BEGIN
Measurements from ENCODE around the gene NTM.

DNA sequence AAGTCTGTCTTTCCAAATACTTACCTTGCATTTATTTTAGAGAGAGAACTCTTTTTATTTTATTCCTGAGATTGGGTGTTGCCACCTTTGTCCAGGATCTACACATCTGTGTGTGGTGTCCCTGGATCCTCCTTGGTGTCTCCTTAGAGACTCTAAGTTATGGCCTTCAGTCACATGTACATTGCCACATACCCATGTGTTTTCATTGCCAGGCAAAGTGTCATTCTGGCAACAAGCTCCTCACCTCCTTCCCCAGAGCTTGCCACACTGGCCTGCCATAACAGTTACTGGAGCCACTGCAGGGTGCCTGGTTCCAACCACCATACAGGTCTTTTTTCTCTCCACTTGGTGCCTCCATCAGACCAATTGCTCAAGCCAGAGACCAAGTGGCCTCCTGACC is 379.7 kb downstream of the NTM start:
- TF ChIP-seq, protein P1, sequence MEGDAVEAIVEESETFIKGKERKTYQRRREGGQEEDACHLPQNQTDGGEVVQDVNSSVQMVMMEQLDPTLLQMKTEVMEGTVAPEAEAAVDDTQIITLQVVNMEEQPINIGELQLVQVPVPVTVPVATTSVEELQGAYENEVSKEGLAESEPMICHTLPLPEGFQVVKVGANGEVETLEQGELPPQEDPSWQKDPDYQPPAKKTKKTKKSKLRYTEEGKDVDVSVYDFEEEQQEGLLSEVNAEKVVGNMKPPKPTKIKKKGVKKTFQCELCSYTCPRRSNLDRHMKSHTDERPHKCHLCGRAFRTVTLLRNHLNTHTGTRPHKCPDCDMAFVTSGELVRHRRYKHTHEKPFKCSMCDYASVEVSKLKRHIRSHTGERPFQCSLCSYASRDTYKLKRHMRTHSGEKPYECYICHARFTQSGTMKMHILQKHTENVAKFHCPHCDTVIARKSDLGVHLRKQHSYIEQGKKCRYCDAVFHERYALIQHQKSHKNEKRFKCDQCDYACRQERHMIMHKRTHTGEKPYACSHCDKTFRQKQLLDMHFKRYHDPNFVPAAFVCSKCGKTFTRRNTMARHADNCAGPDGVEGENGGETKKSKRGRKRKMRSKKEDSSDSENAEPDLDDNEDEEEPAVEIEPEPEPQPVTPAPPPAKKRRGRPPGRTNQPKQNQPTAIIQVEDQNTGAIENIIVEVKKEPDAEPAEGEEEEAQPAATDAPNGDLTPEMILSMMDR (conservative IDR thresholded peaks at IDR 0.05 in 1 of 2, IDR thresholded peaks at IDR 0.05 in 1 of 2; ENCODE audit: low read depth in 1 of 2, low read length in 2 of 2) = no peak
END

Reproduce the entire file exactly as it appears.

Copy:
Measurements from ENCODE around the gene NTM.

DNA sequence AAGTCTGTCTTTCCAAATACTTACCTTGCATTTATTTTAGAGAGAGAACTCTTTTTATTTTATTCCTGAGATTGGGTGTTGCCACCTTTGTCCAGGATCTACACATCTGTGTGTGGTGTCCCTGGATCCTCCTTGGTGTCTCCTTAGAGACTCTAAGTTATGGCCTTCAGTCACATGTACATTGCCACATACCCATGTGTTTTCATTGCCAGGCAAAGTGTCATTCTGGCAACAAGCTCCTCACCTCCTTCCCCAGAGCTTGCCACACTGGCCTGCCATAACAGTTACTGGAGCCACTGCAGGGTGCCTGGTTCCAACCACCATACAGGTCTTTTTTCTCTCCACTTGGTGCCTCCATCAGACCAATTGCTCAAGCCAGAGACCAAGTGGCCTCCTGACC is 379.7 kb downstream of the NTM start:
- TF ChIP-seq, protein P1, sequence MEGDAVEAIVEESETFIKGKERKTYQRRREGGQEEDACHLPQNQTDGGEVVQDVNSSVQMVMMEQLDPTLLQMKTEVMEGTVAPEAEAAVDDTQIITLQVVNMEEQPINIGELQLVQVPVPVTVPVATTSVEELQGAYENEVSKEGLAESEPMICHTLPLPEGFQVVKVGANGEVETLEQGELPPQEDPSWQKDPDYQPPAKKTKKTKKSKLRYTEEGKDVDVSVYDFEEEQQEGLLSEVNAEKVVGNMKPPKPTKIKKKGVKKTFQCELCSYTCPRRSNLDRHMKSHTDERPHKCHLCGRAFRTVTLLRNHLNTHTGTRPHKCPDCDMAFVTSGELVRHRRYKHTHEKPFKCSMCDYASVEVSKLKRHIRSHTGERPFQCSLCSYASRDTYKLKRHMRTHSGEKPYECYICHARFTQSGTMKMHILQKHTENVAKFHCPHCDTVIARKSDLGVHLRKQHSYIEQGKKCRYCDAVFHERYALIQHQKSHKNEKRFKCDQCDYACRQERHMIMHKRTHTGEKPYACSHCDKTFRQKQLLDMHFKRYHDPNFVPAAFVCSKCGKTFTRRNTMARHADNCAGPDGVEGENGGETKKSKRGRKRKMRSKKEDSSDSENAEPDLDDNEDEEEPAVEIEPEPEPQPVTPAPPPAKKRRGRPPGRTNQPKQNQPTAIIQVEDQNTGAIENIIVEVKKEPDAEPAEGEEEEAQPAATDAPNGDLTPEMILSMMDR (conservative IDR thresholded peaks at IDR 0.05 in 1 of 2, IDR thresholded peaks at IDR 0.05 in 1 of 2; ENCODE audit: low read depth in 1 of 2, low read length in 2 of 2) = no peak